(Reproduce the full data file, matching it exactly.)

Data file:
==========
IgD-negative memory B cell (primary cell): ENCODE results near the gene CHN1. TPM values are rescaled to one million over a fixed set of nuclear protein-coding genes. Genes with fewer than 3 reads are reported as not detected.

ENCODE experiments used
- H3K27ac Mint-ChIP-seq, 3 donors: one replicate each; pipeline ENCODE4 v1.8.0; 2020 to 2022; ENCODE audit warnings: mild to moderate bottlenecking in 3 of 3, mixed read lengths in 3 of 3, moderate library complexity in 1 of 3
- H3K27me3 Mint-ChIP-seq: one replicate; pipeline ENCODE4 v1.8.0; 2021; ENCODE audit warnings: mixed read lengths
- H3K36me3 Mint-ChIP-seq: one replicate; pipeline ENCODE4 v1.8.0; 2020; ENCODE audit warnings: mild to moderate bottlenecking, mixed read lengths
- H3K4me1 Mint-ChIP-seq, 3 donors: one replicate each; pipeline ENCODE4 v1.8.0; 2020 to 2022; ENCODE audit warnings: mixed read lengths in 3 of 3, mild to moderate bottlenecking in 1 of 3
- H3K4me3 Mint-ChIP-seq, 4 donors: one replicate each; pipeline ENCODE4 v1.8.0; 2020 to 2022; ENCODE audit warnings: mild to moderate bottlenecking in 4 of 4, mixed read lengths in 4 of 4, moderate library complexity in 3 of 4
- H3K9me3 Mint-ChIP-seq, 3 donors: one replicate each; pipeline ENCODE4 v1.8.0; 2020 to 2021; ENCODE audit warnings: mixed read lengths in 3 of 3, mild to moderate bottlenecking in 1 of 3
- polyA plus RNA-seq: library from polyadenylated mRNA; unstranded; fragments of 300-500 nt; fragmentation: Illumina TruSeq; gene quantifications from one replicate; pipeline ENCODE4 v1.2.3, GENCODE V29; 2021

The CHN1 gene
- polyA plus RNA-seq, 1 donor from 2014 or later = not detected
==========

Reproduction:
IgD-negative memory B cell (primary cell): ENCODE results near the gene CHN1. TPM values are rescaled to one million over a fixed set of nuclear protein-coding genes. Genes with fewer than 3 reads are reported as not detected.

ENCODE experiments used
- H3K27ac Mint-ChIP-seq, 3 donors: one replicate each; pipeline ENCODE4 v1.8.0; 2020 to 2022; ENCODE audit warnings: mild to moderate bottlenecking in 3 of 3, mixed read lengths in 3 of 3, moderate library complexity in 1 of 3
- H3K27me3 Mint-ChIP-seq: one replicate; pipeline ENCODE4 v1.8.0; 2021; ENCODE audit warnings: mixed read lengths
- H3K36me3 Mint-ChIP-seq: one replicate; pipeline ENCODE4 v1.8.0; 2020; ENCODE audit warnings: mild to moderate bottlenecking, mixed read lengths
- H3K4me1 Mint-ChIP-seq, 3 donors: one replicate each; pipeline ENCODE4 v1.8.0; 2020 to 2022; ENCODE audit warnings: mixed read lengths in 3 of 3, mild to moderate bottlenecking in 1 of 3
- H3K4me3 Mint-ChIP-seq, 4 donors: one replicate each; pipeline ENCODE4 v1.8.0; 2020 to 2022; ENCODE audit warnings: mild to moderate bottlenecking in 4 of 4, mixed read lengths in 4 of 4, moderate library complexity in 3 of 4
- H3K9me3 Mint-ChIP-seq, 3 donors: one replicate each; pipeline ENCODE4 v1.8.0; 2020 to 2021; ENCODE audit warnings: mixed read lengths in 3 of 3, mild to moderate bottlenecking in 1 of 3
- polyA plus RNA-seq: library from polyadenylated mRNA; unstranded; fragments of 300-500 nt; fragmentation: Illumina TruSeq; gene quantifications from one replicate; pipeline ENCODE4 v1.2.3, GENCODE V29; 2021

The CHN1 gene
- polyA plus RNA-seq, 1 donor from 2014 or later = not detected